Well, we simplify the forest. If the difficulty in achieving our simple goals is that reality is too complicated, we make the reality simpler. As we cut down the forest, we replant it with easy to manage trees in easy to manage lines. We divide it into regions where all of the trees are of the same age. Now we have a relatively constant amount of wood per unit of area, and we can simply just log an entire region at once, and now our profits become predictable and, most importantly, high.

James Scott talks about this sort of thing as “legibility”. The unmanaged forest is illegible – we literally cannot read it, because it has far more complexity than we can possibly hope to handle – while, in contrast, the managed forest is legible – we’ve reshaped its world to be expressible in a small number of variables – basically just the land area, and the number of regions we’ve divided it into. The illegible world is unmanageable, while the legible world is manageable, and we can control it by adjusting a small number of parameters.

In a technical sense, legibility lets us turn our control over reality into optimisation problems. We have some small number of variables, and an outcome we want to optimise for, so we simply reshape the world by finding the values of those variables that maximize that outcome – our profits. And this works great – we have our new simple refined world, and we maximize our profit. Everyone is happy.

Oh, sure, there are all those other people who were using the forest who might not be entirely happy. The illegible natural forest contains fruit for gathering, brush to collect for firewood, animals for hunting, and a dozen other uses all of which are missing from our legible managed forest. Why? Well because those didn’t affect our profit. The natural behaviour of optimisation processes is to destroy everything in their path that isn’t deliberately preserved or directly required for their outcome. If the other use cases didn’t result in profit for us, they’re at best distractions or at worst impediments. Either way we get rid of them. But those only matter to the little people, so who cares? We’re doing great, and we’re making lots of money.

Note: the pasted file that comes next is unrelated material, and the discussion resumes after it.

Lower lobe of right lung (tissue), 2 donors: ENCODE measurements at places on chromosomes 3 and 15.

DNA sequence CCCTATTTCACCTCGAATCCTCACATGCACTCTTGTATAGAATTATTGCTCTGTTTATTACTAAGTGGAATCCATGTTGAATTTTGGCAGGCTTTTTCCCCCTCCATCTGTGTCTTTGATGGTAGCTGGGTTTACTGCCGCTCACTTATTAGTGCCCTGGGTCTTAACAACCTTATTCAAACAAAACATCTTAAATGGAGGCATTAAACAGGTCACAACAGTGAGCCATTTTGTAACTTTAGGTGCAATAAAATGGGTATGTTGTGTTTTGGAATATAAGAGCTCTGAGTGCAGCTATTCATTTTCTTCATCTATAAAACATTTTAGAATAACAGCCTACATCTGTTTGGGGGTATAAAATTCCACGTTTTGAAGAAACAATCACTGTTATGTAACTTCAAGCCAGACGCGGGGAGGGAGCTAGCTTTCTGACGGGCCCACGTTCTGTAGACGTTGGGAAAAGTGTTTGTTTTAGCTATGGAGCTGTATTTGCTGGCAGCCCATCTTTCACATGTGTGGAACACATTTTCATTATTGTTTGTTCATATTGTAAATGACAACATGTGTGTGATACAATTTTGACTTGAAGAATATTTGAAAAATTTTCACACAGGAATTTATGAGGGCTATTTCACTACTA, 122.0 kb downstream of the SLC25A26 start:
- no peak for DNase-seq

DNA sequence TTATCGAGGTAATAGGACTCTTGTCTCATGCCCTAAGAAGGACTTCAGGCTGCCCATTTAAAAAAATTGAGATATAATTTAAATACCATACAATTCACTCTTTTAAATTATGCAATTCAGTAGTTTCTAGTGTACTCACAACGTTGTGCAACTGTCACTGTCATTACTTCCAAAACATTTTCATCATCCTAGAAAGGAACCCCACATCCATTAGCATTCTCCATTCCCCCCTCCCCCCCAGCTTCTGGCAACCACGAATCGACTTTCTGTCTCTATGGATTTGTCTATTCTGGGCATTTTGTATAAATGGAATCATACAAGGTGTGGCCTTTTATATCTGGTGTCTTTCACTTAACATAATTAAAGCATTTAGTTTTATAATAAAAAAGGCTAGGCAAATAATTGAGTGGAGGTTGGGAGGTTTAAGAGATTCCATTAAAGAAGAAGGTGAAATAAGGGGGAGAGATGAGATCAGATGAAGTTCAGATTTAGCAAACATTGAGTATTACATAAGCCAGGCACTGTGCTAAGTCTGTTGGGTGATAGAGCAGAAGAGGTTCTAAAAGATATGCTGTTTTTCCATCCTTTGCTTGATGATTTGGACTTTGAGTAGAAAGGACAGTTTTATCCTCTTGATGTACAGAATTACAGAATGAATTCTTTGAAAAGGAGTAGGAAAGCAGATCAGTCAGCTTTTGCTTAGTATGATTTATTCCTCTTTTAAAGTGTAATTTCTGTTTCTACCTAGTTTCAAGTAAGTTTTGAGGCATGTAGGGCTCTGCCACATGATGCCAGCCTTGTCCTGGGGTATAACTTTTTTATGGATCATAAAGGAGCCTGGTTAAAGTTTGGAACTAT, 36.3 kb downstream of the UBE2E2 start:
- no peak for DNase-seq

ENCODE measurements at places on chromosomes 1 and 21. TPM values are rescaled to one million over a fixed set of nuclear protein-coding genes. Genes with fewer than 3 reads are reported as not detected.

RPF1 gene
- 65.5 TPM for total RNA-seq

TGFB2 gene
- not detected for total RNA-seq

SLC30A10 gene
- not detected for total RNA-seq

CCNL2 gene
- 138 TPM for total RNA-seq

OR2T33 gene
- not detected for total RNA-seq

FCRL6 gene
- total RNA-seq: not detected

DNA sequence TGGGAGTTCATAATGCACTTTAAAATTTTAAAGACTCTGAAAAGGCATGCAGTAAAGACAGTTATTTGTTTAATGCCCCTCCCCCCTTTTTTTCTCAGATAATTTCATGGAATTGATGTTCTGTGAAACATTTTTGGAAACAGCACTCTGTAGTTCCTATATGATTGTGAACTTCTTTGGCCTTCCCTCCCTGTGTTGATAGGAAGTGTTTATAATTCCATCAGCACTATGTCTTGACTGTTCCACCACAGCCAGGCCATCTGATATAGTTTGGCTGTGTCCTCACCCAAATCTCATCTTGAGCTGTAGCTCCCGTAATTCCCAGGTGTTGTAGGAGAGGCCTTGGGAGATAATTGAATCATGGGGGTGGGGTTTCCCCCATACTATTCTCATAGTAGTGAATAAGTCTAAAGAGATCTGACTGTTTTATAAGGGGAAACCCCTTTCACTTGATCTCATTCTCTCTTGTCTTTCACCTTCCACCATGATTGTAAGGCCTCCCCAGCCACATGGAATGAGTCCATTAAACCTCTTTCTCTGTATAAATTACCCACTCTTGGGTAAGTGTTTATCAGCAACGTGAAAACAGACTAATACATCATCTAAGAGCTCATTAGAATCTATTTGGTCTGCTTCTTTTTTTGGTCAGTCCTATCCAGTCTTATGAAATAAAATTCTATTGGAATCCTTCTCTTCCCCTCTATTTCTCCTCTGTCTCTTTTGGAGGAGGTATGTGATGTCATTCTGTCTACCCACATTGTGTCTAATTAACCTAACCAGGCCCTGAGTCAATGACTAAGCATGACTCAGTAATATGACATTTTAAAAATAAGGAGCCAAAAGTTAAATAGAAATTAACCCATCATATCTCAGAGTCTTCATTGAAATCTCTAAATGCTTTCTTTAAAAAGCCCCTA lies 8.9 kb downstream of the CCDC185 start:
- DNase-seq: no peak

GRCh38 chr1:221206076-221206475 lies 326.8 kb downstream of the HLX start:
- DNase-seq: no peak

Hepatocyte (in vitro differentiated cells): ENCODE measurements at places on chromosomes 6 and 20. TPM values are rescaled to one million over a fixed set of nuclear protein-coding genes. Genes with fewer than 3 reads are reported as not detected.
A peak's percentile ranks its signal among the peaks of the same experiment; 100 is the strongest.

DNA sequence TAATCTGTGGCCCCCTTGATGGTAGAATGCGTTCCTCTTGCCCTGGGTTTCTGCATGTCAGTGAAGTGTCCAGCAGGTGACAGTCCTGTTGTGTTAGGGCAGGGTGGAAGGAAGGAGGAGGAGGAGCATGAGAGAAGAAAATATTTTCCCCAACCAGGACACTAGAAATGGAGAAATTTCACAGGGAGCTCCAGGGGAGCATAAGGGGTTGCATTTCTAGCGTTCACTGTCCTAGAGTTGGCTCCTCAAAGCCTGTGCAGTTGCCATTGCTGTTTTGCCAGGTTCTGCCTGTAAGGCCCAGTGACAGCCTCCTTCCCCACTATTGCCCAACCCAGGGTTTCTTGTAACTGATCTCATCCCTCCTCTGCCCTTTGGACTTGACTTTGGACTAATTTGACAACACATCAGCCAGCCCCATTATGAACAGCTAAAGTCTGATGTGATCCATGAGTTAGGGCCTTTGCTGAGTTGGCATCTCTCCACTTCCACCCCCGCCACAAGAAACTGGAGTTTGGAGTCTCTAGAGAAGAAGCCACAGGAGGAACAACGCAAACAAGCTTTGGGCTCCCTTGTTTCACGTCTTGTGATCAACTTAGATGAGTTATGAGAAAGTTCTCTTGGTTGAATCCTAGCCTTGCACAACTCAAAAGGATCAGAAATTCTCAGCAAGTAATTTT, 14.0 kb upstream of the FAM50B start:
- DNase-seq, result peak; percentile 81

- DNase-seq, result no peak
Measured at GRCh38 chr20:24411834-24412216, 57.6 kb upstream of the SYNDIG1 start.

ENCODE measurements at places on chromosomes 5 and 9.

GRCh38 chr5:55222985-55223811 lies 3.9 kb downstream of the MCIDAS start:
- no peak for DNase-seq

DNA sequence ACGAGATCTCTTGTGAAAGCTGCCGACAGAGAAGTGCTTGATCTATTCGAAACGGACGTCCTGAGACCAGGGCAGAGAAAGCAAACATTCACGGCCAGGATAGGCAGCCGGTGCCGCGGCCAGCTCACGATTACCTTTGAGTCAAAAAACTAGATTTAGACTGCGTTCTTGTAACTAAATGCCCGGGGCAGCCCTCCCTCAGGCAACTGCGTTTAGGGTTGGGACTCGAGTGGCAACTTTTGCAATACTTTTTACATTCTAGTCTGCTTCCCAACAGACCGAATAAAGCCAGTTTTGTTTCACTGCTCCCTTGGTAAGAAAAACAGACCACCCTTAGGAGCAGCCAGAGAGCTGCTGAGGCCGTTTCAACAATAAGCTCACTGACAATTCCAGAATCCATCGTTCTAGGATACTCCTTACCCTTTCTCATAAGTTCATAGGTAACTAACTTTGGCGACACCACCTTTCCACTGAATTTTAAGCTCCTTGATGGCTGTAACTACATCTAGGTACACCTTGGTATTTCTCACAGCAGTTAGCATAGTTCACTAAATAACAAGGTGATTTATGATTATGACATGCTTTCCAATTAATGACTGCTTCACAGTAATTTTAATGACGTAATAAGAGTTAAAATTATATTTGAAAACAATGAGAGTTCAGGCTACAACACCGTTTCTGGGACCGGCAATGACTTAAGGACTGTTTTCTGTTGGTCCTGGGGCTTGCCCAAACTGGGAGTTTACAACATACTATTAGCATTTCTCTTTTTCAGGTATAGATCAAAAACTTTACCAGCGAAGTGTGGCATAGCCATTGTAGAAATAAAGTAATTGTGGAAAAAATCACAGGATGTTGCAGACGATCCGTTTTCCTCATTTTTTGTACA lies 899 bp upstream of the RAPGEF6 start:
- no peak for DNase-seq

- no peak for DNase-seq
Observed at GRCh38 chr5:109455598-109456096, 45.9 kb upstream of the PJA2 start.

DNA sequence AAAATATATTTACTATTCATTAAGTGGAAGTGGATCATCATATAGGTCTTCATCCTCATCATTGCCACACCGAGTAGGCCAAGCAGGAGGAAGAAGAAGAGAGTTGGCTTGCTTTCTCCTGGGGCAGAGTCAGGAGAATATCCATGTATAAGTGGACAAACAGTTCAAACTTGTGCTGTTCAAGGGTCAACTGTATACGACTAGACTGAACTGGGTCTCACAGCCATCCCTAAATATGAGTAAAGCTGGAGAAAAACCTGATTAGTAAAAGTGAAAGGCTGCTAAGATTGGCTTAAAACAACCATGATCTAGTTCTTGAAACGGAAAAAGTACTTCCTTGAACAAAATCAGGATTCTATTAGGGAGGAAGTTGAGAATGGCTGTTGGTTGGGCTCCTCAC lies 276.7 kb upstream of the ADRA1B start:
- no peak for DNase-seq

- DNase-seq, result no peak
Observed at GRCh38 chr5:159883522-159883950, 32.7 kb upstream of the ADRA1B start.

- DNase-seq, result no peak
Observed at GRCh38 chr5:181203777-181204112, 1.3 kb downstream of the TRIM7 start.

At least, for about eighty years, at which point all of the trees start dying. This really happened. These days, we’re better a bit better at forest management, and have figured out more of which complexity is necessary and which we can safely ignore, but in early scientific forestry, about 200 years ago in Germany, they learned the hard way that a lot of things they had thought weren’t important really were. There was an entire complex ecological cycle that they’d ignored, and they got away with it for about 80 years because they had a lot of high quality soil left over from that period that they could basically strip mine for a while. But the health of the forest deteriorated over time as the soil got worse, and eventually the trees were unhealthy enough that they started getting sick. And because all of the trees were the same, when one got sick it spread like wildfire to the others. They called it Waldsterben – forest death.